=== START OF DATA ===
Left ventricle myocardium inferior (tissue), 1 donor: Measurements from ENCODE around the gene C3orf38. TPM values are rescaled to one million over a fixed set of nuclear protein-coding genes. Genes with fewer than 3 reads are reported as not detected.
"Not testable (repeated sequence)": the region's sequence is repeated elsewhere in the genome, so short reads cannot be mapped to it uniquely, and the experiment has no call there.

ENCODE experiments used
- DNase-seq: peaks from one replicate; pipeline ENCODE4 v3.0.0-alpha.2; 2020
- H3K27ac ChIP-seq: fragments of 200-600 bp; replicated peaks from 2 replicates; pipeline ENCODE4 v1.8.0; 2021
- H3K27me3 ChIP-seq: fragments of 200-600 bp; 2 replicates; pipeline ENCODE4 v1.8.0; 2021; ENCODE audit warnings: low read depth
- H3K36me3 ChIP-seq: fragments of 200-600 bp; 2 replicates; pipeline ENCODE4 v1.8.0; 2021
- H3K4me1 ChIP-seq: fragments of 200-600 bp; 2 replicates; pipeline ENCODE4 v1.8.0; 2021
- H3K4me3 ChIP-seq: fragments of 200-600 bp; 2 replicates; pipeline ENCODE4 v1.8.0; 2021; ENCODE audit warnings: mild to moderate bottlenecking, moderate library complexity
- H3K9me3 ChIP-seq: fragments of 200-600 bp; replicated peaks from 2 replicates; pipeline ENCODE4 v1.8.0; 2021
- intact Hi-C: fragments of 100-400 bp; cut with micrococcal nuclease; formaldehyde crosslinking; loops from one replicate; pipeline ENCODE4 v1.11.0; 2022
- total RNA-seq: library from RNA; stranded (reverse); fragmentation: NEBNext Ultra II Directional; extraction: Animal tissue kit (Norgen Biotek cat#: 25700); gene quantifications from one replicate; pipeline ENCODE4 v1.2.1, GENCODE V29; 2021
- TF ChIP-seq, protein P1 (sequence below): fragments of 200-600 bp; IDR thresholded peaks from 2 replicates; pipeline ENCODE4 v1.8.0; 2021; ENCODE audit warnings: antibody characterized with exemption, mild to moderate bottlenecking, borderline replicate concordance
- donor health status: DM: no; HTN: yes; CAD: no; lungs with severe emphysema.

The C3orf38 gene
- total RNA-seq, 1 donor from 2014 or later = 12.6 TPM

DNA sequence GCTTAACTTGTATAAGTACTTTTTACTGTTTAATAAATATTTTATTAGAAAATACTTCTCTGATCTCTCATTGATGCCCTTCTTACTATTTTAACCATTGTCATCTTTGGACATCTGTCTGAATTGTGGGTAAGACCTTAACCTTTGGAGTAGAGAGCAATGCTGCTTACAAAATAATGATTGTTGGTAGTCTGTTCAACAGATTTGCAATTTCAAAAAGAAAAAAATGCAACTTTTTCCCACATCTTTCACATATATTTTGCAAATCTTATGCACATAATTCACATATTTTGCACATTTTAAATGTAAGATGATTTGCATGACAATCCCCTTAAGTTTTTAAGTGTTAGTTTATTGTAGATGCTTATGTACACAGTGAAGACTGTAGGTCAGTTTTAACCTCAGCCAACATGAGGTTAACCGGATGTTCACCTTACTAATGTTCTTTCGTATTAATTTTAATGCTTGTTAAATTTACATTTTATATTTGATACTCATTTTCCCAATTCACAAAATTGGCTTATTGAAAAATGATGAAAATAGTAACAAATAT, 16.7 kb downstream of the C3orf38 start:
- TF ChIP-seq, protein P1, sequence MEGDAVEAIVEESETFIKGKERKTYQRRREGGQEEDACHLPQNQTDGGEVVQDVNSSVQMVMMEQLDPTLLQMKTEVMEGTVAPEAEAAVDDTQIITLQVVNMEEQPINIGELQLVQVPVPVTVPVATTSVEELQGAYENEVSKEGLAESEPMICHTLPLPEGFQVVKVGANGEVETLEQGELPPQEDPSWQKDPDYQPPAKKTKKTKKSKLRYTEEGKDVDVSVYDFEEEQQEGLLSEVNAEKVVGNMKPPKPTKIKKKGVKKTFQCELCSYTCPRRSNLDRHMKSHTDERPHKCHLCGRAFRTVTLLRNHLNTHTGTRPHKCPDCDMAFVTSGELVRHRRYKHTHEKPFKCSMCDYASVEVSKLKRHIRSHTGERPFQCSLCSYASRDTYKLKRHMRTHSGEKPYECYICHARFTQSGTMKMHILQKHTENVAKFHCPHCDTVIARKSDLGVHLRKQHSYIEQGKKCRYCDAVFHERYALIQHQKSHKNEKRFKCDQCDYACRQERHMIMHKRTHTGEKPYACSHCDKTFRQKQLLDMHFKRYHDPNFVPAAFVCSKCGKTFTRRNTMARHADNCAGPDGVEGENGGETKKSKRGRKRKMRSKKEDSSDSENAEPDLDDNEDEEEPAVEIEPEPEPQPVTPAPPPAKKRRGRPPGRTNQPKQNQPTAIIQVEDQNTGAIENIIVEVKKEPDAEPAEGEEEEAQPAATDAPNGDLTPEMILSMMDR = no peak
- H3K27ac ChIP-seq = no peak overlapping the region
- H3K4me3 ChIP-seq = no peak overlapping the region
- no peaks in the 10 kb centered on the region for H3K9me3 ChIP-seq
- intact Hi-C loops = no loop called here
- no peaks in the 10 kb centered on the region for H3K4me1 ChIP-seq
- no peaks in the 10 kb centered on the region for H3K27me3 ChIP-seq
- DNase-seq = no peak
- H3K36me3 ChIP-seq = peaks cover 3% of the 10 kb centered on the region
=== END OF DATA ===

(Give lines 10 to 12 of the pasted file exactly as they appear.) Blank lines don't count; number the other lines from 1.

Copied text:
- H3K9me3 ChIP-seq: fragments of 200-600 bp; replicated peaks from 2 replicates; pipeline ENCODE4 v1.8.0; 2021
- intact Hi-C: fragments of 100-400 bp; cut with micrococcal nuclease; formaldehyde crosslinking; loops from one replicate; pipeline ENCODE4 v1.11.0; 2022
- total RNA-seq: library from RNA; stranded (reverse); fragmentation: NEBNext Ultra II Directional; extraction: Animal tissue kit (Norgen Biotek cat#: 25700); gene quantifications from one replicate; pipeline ENCODE4 v1.2.1, GENCODE V29; 2021